Though vodka itself is considered neutrally flavored in its pure form with none of the usual taste notes gin normally has, certain infusions of herbs and spices in a vodka body can help recreate and supplant gin, especially in cocktail recipes or similar drinks.
It is important to determine the similarity of any particular brand of infused vodka to gin, as the term infused vodka can equate to a variety of different flavor profiles, the majority of which most likely taste nothing like juniper berry-based gin itself.
Akvavit or Aquavit
Sharing its birthplace with juniper berries in parts of Northern Europe, akvavit is a type of grain and potato alcohol traditionally infused with various flavoring herbs and spices with its most distinct taste being that of caraway.
Depending on the particular mix of herbs and spices, akvavit may come quite close to the flavors of gin, though it is likely that its particular flavor will eclipse that of most types of gin owing to the intensity of the herbs and spices that are infused into the akvavit.
Akvavit is best used as a one to one replacement of gin, either when consumed straight or in a cocktail, owing to the similarity in their alcohol percentages and flavor profile intensities.
Cocktail Ingredient Substitutes for Juniper Berries
Whether muddled, cracked, or infused into various types of liquors, juniper berries are a mainstay of any cocktail bar and their subsequent recipes, oftentimes incorporating a sharp and aromatic taste that pairs quite well in a variety of other flavors.
Fortunately, if no juniper berries are available or some other reason exists behind the need to substitute them, quite a few alternative ingredients exist, the majority of which are likely already present in a nearby spice cabinet or liquor bottle.
In the event that the recipe calls for hints of juniper berries but there are none available, the majority of gin brands can present much the same flavors, especially in their more concentrated forms.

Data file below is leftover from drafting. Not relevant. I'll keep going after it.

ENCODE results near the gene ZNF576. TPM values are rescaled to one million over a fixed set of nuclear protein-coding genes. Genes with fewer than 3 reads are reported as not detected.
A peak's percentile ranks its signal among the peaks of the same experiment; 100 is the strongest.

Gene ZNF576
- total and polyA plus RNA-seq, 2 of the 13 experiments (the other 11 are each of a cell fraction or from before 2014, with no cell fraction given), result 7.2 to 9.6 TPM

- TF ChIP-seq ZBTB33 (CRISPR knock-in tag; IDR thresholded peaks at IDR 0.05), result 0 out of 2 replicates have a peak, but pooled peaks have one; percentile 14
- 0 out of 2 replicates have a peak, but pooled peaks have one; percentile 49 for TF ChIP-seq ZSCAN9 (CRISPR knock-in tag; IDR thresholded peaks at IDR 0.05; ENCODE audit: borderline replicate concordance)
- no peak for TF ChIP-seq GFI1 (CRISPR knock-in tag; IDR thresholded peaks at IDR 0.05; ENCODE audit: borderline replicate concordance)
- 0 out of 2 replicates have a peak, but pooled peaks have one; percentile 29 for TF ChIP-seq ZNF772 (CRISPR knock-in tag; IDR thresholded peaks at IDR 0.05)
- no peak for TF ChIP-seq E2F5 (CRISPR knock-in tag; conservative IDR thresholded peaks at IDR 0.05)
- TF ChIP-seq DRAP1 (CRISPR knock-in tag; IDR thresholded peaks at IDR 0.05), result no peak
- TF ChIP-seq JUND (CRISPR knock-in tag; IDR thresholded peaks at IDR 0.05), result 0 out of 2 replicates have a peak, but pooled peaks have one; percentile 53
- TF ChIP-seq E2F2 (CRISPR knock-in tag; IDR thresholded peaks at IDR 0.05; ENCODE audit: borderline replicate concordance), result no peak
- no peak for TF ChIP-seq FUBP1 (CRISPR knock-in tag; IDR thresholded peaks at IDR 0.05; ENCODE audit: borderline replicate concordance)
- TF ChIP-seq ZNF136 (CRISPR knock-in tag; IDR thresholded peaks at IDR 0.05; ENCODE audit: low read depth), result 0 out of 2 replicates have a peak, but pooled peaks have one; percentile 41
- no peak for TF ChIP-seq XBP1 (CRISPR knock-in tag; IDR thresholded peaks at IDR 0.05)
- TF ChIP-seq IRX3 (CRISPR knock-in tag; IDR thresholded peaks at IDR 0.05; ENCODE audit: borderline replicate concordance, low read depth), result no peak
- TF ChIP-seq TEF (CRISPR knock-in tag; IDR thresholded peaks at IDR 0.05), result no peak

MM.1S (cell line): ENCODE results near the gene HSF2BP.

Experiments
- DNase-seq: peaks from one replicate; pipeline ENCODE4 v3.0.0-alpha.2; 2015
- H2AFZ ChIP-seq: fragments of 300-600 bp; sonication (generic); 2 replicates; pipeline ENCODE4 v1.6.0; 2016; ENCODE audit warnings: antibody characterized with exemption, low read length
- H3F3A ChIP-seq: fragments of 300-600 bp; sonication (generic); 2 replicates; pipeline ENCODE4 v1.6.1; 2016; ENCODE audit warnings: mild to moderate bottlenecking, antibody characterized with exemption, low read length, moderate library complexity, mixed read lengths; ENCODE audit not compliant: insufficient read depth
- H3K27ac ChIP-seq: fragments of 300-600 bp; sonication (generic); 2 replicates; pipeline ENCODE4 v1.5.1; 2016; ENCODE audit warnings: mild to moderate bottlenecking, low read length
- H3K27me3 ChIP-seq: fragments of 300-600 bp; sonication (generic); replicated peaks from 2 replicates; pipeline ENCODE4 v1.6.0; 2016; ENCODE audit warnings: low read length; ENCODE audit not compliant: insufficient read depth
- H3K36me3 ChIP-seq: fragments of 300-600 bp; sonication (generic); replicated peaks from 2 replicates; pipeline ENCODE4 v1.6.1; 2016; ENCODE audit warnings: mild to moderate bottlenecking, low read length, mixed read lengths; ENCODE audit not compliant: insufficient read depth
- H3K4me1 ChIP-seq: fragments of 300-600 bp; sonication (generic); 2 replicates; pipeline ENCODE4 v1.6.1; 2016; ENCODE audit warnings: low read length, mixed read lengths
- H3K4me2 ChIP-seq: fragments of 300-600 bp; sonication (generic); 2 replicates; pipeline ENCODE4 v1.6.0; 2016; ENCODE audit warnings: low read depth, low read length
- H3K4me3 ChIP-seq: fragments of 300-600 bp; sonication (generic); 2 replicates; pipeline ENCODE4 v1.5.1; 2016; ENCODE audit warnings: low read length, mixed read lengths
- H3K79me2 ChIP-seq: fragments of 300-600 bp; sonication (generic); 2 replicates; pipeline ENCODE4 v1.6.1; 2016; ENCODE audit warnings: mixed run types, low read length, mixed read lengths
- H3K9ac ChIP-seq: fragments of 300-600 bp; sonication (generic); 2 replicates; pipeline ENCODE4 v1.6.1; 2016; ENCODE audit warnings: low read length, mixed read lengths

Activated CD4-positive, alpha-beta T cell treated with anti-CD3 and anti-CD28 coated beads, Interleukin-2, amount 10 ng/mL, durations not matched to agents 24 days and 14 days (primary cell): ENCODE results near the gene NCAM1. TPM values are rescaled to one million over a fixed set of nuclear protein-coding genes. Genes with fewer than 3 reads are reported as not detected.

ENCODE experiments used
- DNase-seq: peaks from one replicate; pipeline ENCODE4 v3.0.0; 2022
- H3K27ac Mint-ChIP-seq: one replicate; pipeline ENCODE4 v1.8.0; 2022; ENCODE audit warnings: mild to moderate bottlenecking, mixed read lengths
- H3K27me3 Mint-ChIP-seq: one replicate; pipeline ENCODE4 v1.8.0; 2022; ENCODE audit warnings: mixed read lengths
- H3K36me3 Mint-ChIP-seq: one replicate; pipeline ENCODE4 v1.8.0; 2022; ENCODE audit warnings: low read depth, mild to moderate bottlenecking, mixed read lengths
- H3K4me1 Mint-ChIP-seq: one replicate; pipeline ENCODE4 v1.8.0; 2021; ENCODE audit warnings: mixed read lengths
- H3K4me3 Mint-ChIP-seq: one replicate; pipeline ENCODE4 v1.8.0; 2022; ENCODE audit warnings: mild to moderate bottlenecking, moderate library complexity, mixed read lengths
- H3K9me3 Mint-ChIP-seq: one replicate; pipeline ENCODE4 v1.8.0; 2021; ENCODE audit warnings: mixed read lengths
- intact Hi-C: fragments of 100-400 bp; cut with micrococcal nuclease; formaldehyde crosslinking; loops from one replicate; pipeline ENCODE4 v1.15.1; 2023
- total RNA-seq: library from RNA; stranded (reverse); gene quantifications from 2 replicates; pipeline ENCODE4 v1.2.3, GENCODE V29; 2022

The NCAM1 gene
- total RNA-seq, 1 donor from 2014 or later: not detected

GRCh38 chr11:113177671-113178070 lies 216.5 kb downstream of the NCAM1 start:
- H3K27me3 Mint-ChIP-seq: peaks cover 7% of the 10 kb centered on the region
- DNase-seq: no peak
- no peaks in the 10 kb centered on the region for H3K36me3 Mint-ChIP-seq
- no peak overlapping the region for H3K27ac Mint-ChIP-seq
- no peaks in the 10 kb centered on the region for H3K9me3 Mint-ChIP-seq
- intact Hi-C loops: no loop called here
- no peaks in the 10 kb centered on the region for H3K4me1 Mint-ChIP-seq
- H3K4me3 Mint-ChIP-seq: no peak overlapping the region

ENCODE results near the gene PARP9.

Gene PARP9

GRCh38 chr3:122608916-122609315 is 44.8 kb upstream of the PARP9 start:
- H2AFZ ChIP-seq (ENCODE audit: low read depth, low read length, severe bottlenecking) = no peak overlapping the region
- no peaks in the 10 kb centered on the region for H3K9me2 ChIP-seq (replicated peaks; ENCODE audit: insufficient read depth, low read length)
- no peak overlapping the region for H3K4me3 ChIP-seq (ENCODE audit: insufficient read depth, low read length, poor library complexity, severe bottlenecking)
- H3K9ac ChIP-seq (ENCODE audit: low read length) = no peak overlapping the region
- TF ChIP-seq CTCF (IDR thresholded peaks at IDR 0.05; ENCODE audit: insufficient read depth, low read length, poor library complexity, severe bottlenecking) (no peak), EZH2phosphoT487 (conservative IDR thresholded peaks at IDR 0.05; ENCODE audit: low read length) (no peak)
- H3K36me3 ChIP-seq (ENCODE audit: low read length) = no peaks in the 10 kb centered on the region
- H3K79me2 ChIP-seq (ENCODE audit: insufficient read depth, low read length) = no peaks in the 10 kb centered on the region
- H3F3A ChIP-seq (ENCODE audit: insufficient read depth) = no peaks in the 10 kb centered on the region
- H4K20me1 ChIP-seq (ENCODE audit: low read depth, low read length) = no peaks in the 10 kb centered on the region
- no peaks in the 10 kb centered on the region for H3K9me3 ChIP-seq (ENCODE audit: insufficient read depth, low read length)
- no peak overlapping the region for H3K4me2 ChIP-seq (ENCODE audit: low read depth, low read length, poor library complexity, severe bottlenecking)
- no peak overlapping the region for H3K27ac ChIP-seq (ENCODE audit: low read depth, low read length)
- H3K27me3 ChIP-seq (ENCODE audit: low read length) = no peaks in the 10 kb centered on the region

Gin may work as a liquid substitute to juniper berries in practically any cocktail that requires it, with the primary drawback being the additional alcohol being added to the cocktail by doing so, potentially overpowering or unbalancing its flavor profile.
Owing to its liquid nature however, gin cannot work as a garnish, as juniper berries are occasionally used as.
Referred to as seeds but in actuality are considered fruits, caraway seeds are an aromatic and rather flavorful addition to any recipe or cocktail, with a distinctly herbal and cloying taste that can replicate the effect of juniper berries.
However, the finer notes of flavor between caraway seeds and juniper berries may be somewhat different, especially if imbibed directly instead of being mixed with other cocktail ingredients, and as such it is best to use caraway in conjunction with other alternative ingredients so as to best substitute juniper berries.
Extremely popular in certain types of distilled liquors, anise and anise stars are used to flavor a variety of alcoholic beverages, from the Greek ouzo to the ever controversial absinthe.
This is due to the fact that anise imparts an excellent herbal and slightly flowery taste, especially useful when used to accent the natural flavors present in certain types of alcohol.
In terms of cocktail substitution, anise can be used in much the same way juniper berries are, with their relative taste intensities being quite similar and with the only caveat to doing so being the fact that anise oftentimes needs slightly longer time stepped in the liquor to impart its particular flavors.